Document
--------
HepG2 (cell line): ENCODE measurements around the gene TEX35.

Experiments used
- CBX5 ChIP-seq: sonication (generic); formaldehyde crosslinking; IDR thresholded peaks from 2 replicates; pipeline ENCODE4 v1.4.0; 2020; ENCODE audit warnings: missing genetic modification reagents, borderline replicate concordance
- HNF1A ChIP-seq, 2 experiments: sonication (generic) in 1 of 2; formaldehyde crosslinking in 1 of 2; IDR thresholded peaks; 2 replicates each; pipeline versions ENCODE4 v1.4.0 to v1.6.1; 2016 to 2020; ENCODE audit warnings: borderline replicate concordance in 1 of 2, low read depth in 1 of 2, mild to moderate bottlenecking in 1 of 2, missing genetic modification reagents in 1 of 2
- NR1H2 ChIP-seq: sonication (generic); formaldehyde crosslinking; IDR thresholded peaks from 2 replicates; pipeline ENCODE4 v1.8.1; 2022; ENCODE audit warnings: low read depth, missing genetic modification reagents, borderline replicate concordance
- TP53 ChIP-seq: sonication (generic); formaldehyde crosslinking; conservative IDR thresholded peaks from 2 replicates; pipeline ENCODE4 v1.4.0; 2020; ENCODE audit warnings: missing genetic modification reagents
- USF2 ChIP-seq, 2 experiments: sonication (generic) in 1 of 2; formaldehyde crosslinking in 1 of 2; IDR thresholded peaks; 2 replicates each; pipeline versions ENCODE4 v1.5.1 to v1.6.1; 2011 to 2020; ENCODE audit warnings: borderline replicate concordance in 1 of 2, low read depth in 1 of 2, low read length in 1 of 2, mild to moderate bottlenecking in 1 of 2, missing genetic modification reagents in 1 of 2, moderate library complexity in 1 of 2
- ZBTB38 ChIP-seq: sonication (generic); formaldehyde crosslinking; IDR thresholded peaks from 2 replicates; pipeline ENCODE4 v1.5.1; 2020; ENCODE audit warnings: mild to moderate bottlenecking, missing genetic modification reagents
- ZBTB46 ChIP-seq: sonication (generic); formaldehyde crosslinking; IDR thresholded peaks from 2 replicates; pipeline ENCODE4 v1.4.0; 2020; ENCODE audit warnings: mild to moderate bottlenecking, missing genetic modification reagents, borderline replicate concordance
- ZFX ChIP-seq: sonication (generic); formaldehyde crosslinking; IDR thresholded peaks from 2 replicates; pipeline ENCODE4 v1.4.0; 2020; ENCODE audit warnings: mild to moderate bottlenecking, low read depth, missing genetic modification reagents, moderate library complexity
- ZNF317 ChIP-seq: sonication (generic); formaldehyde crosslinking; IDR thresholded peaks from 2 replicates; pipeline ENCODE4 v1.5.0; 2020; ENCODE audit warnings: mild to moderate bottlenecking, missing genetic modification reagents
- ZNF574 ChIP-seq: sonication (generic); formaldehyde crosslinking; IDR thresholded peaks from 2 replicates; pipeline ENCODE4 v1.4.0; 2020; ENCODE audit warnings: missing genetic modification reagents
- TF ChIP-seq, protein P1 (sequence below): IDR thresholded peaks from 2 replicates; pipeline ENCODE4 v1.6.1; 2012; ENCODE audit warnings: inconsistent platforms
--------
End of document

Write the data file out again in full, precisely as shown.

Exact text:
HepG2 (cell line): ENCODE measurements around the gene TEX35.

Experiments used
- CBX5 ChIP-seq: sonication (generic); formaldehyde crosslinking; IDR thresholded peaks from 2 replicates; pipeline ENCODE4 v1.4.0; 2020; ENCODE audit warnings: missing genetic modification reagents, borderline replicate concordance
- HNF1A ChIP-seq, 2 experiments: sonication (generic) in 1 of 2; formaldehyde crosslinking in 1 of 2; IDR thresholded peaks; 2 replicates each; pipeline versions ENCODE4 v1.4.0 to v1.6.1; 2016 to 2020; ENCODE audit warnings: borderline replicate concordance in 1 of 2, low read depth in 1 of 2, mild to moderate bottlenecking in 1 of 2, missing genetic modification reagents in 1 of 2
- NR1H2 ChIP-seq: sonication (generic); formaldehyde crosslinking; IDR thresholded peaks from 2 replicates; pipeline ENCODE4 v1.8.1; 2022; ENCODE audit warnings: low read depth, missing genetic modification reagents, borderline replicate concordance
- TP53 ChIP-seq: sonication (generic); formaldehyde crosslinking; conservative IDR thresholded peaks from 2 replicates; pipeline ENCODE4 v1.4.0; 2020; ENCODE audit warnings: missing genetic modification reagents
- USF2 ChIP-seq, 2 experiments: sonication (generic) in 1 of 2; formaldehyde crosslinking in 1 of 2; IDR thresholded peaks; 2 replicates each; pipeline versions ENCODE4 v1.5.1 to v1.6.1; 2011 to 2020; ENCODE audit warnings: borderline replicate concordance in 1 of 2, low read depth in 1 of 2, low read length in 1 of 2, mild to moderate bottlenecking in 1 of 2, missing genetic modification reagents in 1 of 2, moderate library complexity in 1 of 2
- ZBTB38 ChIP-seq: sonication (generic); formaldehyde crosslinking; IDR thresholded peaks from 2 replicates; pipeline ENCODE4 v1.5.1; 2020; ENCODE audit warnings: mild to moderate bottlenecking, missing genetic modification reagents
- ZBTB46 ChIP-seq: sonication (generic); formaldehyde crosslinking; IDR thresholded peaks from 2 replicates; pipeline ENCODE4 v1.4.0; 2020; ENCODE audit warnings: mild to moderate bottlenecking, missing genetic modification reagents, borderline replicate concordance
- ZFX ChIP-seq: sonication (generic); formaldehyde crosslinking; IDR thresholded peaks from 2 replicates; pipeline ENCODE4 v1.4.0; 2020; ENCODE audit warnings: mild to moderate bottlenecking, low read depth, missing genetic modification reagents, moderate library complexity
- ZNF317 ChIP-seq: sonication (generic); formaldehyde crosslinking; IDR thresholded peaks from 2 replicates; pipeline ENCODE4 v1.5.0; 2020; ENCODE audit warnings: mild to moderate bottlenecking, missing genetic modification reagents
- ZNF574 ChIP-seq: sonication (generic); formaldehyde crosslinking; IDR thresholded peaks from 2 replicates; pipeline ENCODE4 v1.4.0; 2020; ENCODE audit warnings: missing genetic modification reagents
- TF ChIP-seq, protein P1 (sequence below): IDR thresholded peaks from 2 replicates; pipeline ENCODE4 v1.6.1; 2012; ENCODE audit warnings: inconsistent platforms